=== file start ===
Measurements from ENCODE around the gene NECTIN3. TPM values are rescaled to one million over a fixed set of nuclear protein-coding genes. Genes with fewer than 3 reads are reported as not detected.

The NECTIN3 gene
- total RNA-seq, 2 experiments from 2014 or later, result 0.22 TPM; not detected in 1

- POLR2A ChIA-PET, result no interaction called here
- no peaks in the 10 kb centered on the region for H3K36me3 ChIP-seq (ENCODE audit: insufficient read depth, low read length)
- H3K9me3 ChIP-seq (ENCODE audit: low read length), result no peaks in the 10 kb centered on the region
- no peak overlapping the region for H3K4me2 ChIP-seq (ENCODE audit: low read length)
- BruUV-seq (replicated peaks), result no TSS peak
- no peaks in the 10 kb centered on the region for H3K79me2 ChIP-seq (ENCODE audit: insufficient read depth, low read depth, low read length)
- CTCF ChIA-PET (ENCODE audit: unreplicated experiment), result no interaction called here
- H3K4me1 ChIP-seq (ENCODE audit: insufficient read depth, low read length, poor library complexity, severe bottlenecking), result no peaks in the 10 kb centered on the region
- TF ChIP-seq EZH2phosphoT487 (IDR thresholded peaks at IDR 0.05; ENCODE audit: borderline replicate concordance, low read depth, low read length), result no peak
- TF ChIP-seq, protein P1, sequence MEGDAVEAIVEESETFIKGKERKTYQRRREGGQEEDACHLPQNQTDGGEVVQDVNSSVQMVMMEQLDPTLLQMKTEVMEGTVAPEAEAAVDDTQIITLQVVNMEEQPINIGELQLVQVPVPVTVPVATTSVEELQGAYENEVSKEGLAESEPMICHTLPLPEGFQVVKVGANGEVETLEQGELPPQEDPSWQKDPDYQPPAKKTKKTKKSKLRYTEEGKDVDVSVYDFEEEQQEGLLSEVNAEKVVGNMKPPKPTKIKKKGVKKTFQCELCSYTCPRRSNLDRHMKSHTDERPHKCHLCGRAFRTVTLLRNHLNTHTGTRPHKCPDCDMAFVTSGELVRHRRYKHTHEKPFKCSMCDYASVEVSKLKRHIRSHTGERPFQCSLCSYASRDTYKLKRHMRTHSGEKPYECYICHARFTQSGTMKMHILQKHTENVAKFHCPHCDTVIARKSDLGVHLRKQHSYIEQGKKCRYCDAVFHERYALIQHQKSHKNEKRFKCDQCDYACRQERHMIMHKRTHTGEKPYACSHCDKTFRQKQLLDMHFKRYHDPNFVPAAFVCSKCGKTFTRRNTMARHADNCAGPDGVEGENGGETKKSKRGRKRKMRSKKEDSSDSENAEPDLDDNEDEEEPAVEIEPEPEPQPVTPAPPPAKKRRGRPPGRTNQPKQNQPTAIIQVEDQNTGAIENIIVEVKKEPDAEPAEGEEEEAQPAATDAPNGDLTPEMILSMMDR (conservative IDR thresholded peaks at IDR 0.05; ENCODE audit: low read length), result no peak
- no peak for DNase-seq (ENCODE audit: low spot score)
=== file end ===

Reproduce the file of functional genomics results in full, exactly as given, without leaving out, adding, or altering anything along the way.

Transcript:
Measurements from ENCODE around the gene NECTIN3. TPM values are rescaled to one million over a fixed set of nuclear protein-coding genes. Genes with fewer than 3 reads are reported as not detected.

The NECTIN3 gene
- total RNA-seq, 2 experiments from 2014 or later, result 0.22 TPM; not detected in 1

- POLR2A ChIA-PET, result no interaction called here
- no peaks in the 10 kb centered on the region for H3K36me3 ChIP-seq (ENCODE audit: insufficient read depth, low read length)
- H3K9me3 ChIP-seq (ENCODE audit: low read length), result no peaks in the 10 kb centered on the region
- no peak overlapping the region for H3K4me2 ChIP-seq (ENCODE audit: low read length)
- BruUV-seq (replicated peaks), result no TSS peak
- no peaks in the 10 kb centered on the region for H3K79me2 ChIP-seq (ENCODE audit: insufficient read depth, low read depth, low read length)
- CTCF ChIA-PET (ENCODE audit: unreplicated experiment), result no interaction called here
- H3K4me1 ChIP-seq (ENCODE audit: insufficient read depth, low read length, poor library complexity, severe bottlenecking), result no peaks in the 10 kb centered on the region
- TF ChIP-seq EZH2phosphoT487 (IDR thresholded peaks at IDR 0.05; ENCODE audit: borderline replicate concordance, low read depth, low read length), result no peak
- TF ChIP-seq, protein P1, sequence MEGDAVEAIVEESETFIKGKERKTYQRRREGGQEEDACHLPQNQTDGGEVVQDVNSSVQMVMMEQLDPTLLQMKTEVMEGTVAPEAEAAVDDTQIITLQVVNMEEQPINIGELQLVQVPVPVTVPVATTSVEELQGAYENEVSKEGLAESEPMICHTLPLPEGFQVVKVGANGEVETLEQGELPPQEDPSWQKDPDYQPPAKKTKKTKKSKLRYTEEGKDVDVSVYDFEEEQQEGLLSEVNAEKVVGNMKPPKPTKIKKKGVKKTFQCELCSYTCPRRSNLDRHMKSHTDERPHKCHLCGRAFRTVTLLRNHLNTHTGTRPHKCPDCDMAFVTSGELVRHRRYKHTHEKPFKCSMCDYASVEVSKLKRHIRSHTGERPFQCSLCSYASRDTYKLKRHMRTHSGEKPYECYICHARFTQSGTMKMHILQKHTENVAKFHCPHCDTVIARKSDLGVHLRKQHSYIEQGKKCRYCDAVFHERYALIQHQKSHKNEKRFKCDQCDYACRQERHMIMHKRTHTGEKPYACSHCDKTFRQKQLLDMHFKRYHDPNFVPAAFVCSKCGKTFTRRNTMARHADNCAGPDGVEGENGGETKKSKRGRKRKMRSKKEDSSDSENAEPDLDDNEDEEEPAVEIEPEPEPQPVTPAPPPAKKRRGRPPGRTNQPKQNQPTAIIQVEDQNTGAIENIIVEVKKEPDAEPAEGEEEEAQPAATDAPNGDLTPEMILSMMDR (conservative IDR thresholded peaks at IDR 0.05; ENCODE audit: low read length), result no peak
- no peak for DNase-seq (ENCODE audit: low spot score)